Developing a neural implant to enable controlled alterations to brain architecture

Weir, N.J., 2019. Developing a neural implant to enable controlled alterations to brain architecture. PhD, Nottingham Trent University.

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Abstract

Neuroscientific research frequently utilises loss of function experiments to attribute function to a brain region. Gain of function experiments via cortical re-wiring would aid in validation of these studies and could allow the repair of damaged neural circuitry or the creation of novel neural structures. Research into neuronal re-wiring within the central nervous system demonstrates insufficient neurite extension upon implantation and highlights the need for similarity between exogenous and endogenous neurons. An aligned poly-L-lactic acid (PLLA) nanofibre scaffold was developed that induced the three dimensional aggregation of primary cortical neurons into a physiological structure of clustered soma and aligned, fasciculated neurites in a controlled way. Due to the self-assembling and physiological architecture of these 3D structures and subsequent detection of electrophysiological activities, these 3D structures were classified as “organoids”. Cerebral cortical organoids generated using the nanofibre based methodology were demonstrated to be more developmentally advanced than their two-dimensional counterparts and mechanisms were elucidated for the aggregation of the neurons and the development that occurred post-aggregation. Analysis of gene expression suggested that the organoids were also undergoing advanced developmental processes and proposed a mechanism by which this occurs. Optogenetic depolarisation of the implanted neurons and detection of downstream electrophysiological activity was selected as the means of confirming integration of exogenous neurons into endogenous circuitry post-implantation. Methods were optimised to facilitate efficient viral transfection of the optogenetic protein (Channelrhodopsin-2). Aligned PLLA nanofibres were found to significantly enhance transfection rates relative to the 2D control and the process by which this occurs was investigated. The work presented within suggests that aligned PLLA nanofibres may be used to generate a cerebral cortical organoid that is suited to implantation and cortical re-wiring and may have additional in vitro applications within diverse fields such as high throughput pharmacology, computational neuroscience and bioengineering.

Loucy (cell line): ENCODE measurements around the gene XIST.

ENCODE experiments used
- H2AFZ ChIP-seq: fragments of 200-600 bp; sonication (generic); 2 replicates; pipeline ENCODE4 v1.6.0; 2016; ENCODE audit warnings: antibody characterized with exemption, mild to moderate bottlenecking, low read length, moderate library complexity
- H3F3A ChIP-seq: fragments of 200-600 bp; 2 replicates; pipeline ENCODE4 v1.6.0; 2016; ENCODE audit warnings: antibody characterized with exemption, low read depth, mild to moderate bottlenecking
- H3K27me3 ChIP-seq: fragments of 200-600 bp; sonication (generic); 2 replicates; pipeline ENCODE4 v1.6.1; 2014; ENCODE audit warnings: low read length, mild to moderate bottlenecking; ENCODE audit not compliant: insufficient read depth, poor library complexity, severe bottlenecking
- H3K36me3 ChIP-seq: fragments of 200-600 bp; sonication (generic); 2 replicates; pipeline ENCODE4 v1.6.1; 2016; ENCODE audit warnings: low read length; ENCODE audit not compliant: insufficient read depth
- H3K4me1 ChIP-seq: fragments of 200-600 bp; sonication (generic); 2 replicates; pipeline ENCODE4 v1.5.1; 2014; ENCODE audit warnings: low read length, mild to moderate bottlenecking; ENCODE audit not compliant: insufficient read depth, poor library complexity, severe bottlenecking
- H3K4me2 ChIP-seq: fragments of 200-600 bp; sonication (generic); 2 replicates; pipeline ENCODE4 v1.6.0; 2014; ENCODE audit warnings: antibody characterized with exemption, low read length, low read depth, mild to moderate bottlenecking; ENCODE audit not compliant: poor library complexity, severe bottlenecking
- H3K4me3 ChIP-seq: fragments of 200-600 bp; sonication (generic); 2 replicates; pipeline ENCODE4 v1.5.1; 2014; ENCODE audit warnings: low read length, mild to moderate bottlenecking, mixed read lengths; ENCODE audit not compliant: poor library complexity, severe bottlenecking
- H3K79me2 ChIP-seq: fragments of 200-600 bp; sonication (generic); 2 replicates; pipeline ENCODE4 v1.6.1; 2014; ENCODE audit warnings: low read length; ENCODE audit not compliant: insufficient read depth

Item Type: Thesis
Creators: Weir, N.J.
Date: December 2019
Rights: This work is the intellectual property of the author. You may copy up to 5% of this work for private study, or personal, non-commercial research. Any re-use of the information contained within this document should be fully referenced, quoting the author, title, university, degree level and pagination. Queries or requests for any other use, or if a more substantial copy is required, should be directed in the owner(s) of the Intellectual Property Rights.
Divisions: Schools > School of Science and Technology
Depositing User: Linda Sullivan
Date Added: 25 Mar 2020 11:56
Last Modified: 25 Mar 2020 11:56
URI: http://irep.ntu.ac.uk/id/eprint/39482

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